A tiny protein called RhoC, found in breast tumors, may someday give doctors and patients an early warning system that could spot dangerously aggressive breast cancer long before it begins to spread, and identify the need for aggressive treatment.
A test to detect the protein is still more than a year away from clinical trials. But promising early results show that RhoC can serve as a marker for breast tumors that are most likely to spread, or metastasize. even identifying them when theyre less than a centimeter in diameter.
Physicians from the Comprehensive Cancer Center developed the test based on their prior research on the RhoC gene, and proved its effectiveness in 182 tissue samples from the U-Ms breast cancer library. Results were presented April 9 at the meeting of the American Association for Cancer Research.
This is a very promising marker for small but invasive breast cancers that may metastasize, which right now are hard to identify, says lead author Celina Kleer, assistant professor of pathology at the Medical School who specializes in breast cancer. While more research is needed before clinical testing can begin, we hope it will help identify early-stage cancer that could be vulnerable to aggressive treatment, perhaps with drugs that target Rho protein.
Kleer and her colleagues, including experienced RhoC researchers Sofia Merajver, associate professor of internal medicine, and Kenneth van Golen, assistant professor of internal medicine, embarked on the study to find out how much RhoC was produced in different kinds of breast cancer cells, compared with normal breast cells.
Previously, they had shown that the RhoC gene was overexpressed in inflammatory breast cancer, a particularly deadly variety that grows and metastasizes quickly. Overexpression of the gene, they believed, also might occur in other kinds of aggressive breast cancerleading to larger quantities of the RhoC protein in cells of those cancers.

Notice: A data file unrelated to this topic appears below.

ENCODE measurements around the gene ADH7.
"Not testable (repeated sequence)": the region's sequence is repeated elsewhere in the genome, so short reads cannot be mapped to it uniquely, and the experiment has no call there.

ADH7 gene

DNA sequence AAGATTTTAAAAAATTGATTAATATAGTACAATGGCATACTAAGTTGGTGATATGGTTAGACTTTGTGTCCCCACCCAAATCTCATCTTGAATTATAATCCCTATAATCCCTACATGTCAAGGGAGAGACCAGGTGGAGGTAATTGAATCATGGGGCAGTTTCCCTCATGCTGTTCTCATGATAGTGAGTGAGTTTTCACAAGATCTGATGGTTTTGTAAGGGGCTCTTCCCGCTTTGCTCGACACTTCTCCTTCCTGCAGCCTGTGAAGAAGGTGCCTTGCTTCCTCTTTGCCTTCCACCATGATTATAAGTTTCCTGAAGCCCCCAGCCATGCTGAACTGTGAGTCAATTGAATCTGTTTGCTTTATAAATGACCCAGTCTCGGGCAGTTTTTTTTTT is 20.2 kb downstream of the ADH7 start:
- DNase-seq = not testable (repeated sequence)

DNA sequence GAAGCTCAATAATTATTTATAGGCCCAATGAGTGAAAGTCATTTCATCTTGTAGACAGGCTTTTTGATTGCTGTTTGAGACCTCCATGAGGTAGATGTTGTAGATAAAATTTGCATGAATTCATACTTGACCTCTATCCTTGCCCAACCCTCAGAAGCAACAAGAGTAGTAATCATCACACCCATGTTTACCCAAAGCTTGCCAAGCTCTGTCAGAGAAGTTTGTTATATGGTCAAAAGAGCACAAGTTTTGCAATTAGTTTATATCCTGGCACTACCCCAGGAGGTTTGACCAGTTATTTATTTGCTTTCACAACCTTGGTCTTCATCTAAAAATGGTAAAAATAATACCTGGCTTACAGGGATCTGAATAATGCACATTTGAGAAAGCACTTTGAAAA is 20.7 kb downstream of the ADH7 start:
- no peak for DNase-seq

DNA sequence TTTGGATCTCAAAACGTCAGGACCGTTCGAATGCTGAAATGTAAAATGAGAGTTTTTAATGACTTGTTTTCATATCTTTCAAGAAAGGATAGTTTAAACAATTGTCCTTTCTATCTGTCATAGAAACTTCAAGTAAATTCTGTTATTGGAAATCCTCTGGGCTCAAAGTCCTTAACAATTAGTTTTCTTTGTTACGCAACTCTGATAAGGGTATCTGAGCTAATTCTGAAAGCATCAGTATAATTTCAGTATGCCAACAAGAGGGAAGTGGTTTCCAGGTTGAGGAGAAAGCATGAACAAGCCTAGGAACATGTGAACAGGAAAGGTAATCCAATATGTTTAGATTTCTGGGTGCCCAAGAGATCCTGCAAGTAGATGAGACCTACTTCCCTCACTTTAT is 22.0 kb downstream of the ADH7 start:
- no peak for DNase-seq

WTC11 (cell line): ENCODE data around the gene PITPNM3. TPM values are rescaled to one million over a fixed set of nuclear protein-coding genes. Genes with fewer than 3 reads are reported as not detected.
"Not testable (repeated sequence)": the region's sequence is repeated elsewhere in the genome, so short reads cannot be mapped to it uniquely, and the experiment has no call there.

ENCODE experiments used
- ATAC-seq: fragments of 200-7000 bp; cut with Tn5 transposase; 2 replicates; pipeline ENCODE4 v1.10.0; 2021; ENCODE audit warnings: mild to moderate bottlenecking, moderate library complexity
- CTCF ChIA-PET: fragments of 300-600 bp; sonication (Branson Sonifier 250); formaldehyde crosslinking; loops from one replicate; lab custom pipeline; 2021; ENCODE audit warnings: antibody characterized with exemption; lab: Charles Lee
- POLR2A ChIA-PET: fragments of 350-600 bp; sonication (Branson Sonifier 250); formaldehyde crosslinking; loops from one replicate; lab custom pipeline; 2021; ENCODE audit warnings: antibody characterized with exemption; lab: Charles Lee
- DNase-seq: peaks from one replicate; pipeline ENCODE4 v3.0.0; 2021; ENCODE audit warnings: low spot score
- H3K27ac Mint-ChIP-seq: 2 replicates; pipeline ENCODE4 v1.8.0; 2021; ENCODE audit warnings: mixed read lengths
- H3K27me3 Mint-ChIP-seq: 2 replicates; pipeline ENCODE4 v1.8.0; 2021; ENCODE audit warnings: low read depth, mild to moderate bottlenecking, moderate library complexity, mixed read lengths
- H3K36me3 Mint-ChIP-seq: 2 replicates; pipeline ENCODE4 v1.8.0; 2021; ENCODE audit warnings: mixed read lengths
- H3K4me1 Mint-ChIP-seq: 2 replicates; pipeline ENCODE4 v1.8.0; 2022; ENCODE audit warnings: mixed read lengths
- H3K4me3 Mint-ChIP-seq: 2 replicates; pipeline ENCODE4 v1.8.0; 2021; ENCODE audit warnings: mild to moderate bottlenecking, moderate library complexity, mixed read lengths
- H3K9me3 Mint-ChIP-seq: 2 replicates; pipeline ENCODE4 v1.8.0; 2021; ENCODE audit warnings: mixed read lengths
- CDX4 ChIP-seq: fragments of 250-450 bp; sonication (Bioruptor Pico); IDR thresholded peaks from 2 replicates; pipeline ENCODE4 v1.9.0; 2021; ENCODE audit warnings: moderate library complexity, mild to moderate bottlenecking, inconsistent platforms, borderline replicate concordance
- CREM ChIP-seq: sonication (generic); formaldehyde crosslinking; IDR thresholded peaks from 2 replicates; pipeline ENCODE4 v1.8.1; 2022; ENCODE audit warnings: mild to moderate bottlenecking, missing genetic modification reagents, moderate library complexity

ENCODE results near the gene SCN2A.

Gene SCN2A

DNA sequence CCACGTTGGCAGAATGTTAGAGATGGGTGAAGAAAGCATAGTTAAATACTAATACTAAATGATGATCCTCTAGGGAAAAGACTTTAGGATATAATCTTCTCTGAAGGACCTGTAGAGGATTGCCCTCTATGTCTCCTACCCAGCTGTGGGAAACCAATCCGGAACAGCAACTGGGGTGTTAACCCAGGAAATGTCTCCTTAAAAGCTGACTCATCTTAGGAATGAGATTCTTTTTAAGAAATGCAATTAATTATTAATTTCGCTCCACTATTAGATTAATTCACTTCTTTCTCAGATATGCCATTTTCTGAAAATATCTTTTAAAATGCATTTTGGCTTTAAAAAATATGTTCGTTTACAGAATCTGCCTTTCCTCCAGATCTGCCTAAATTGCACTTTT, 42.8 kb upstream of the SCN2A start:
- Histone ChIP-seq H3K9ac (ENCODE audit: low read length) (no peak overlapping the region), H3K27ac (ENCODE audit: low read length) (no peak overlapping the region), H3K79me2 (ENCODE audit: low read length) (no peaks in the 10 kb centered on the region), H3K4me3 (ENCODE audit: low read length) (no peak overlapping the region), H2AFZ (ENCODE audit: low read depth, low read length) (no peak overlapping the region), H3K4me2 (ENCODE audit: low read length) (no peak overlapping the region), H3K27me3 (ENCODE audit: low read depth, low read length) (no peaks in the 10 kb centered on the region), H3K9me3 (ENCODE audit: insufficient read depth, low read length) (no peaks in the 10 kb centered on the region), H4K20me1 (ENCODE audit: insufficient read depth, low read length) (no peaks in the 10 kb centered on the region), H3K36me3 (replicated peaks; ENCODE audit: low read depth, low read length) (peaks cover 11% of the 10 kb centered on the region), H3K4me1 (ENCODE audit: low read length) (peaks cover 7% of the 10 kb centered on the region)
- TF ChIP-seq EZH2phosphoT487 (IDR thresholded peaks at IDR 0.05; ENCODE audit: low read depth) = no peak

RhoC, whose full name is RhoC-GTPase, is an enzyme involved in changing the internal skeleton of a cellchanges that allow a cell to polarize or move. That ability is important in muscle cells, which produce a lot of RhoC. But in cancerous non-muscle cells, RhoC is key to the structural changes that give a cell the ability to break off from a tumor, float through the body in the bloodstream, and take hold in a satellite locationin other words, to metastasize.
In finding the inflammatory breast cancer correlation, the U-M team was the first to show that RhoC, already implicated in liver, pancreas and skin cancer, was also involved in breast cancer. U-M researchers, led by Merajver, showed that transplanting the RhoC gene into normal breast cells in mice transforms those cells into cancerous ones with metastatic potential.
Kleer, Merajver, van Golen and their colleagues are preparing to examine even more breast samples for the presence of RhoC, to see if their initial results hold up. The team is also in the process of planning clinical studies on the predictive power of RhoC.
The study was funded by the National Institutes of Health, the Department of Defenses breast cancer research program, and a grant from the John and Suzanne Munn Endowment at the U-M Comprehensive Cancer Center. For more information, visit www.med.umich.edu/opm/newspage/rhocbc.htm